My turn to be integrated in Xenia Schools came in the 9th grade in 1962. Following Brown v Board of Education of Topeka decision in 1954, the all white Xenia BOE took as long as they could, closing down all of the black schools and sending the black children to the formerly all white schools, making sure the black students were the minorities in all schools. Full integration in Xenia did not occur until well into the 60’s. They did not allow virtually any of the black teachers to teach academic subjects in the integrated secondary schools. After integration I never had another black teacher.
In Xenia Community Schools today it is quite likely that one can still say that after the 8th grade students will never have another black teacher of an academic subject. At Xenia High School black teachers in academic subjects are as rare as hen’s teeth, and it has been that way since I was there back when the earth was still cooling.
I have, of course, had many conversations with administrators and school board members on the subject and the same answer has been given over the years. There are no black applicants for teaching positions although they ardently wish there were and they are trying to hire black teachers. I always remind them of the Yoda remonstrance, “There is no try, only do or not do.” They always point out they are “working with Central State.” That might have been useful at one point but CSU has virtually abandoned their education department as far as I am concerned and they are certainly not the only college in the area with black education majors.
Black teachers are disappearing from classrooms all over America.
There was recently an article in the Dayton paper about how few black teachers there are in local school systems. A couple of superintendents even said they did not care about race at all. Well, they need to. Black teachers not only provide examples, counsel and familiarity for black students they break down some stereotypes about black people for white students. They can also help administrations and administrators not make cultural insensitive mistakes and errors.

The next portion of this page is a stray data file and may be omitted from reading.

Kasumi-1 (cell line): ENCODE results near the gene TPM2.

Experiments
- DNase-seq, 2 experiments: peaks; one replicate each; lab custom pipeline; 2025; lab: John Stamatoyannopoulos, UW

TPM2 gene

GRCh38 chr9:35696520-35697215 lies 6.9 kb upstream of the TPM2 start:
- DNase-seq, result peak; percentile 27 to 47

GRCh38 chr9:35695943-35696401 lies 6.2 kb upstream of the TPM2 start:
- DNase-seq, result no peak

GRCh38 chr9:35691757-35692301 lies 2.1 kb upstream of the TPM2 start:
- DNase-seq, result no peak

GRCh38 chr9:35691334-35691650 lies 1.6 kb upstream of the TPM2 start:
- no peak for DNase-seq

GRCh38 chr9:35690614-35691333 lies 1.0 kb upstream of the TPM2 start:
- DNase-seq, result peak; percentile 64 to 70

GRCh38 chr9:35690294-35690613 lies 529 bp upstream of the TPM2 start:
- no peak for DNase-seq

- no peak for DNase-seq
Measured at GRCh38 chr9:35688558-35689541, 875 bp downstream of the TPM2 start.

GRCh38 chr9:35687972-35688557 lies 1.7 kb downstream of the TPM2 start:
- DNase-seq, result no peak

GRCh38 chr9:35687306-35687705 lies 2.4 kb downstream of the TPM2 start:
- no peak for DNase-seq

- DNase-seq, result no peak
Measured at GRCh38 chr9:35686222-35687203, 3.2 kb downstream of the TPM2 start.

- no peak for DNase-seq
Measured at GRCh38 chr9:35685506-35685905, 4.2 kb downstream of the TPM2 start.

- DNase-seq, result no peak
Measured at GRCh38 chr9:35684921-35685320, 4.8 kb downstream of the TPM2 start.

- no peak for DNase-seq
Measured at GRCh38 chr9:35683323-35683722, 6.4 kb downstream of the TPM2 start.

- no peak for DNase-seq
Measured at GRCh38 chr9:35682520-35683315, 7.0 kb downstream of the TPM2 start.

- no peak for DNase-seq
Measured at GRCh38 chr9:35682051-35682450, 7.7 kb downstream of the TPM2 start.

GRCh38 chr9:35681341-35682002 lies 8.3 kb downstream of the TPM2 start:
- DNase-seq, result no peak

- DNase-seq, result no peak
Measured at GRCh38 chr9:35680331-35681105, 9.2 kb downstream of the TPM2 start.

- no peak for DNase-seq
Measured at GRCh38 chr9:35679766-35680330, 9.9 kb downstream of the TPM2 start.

It is true that fewer blacks are going into education. Blacks have long been called the canaries of America, based on the warning that canaries provided for miners since they croaked when the air got bad in the mines letting the miners know to get out. If it is happening in the black population it is happening in other populations but is not visible yet. Fewer people are going into education period.
America has let its teaching population down, denigrating the profession in myriad ways. Teachers have less autonomy, less decision making ability and garner less respect than they used to, and nobody seems to understand, or care, how that negatively impacts public education. People who feel discounted are less likely to do their best.The state is also seemingly trying to make it harder and harder to qualify for a teaching license for some reason.
We need a diverse teaching staff. We live in an increasingly diverse country and world. Black history is almost totally unknown to many teachers black and white, but the black teacher is more likely to have some kind of understanding that the story of black folks remains mainly untold in America’s schools. Diversity education makes it harder to be ignorant and believe stereotypes about your fellow citizens.
If something is important to you then you will find a way to do it. Lip service is not enough. We need more black teachers in our schools. We must make it so.
Dr. Cookie Newsom is a retired teacher-professor. Contact her with comments at firstname.lastname@example.org.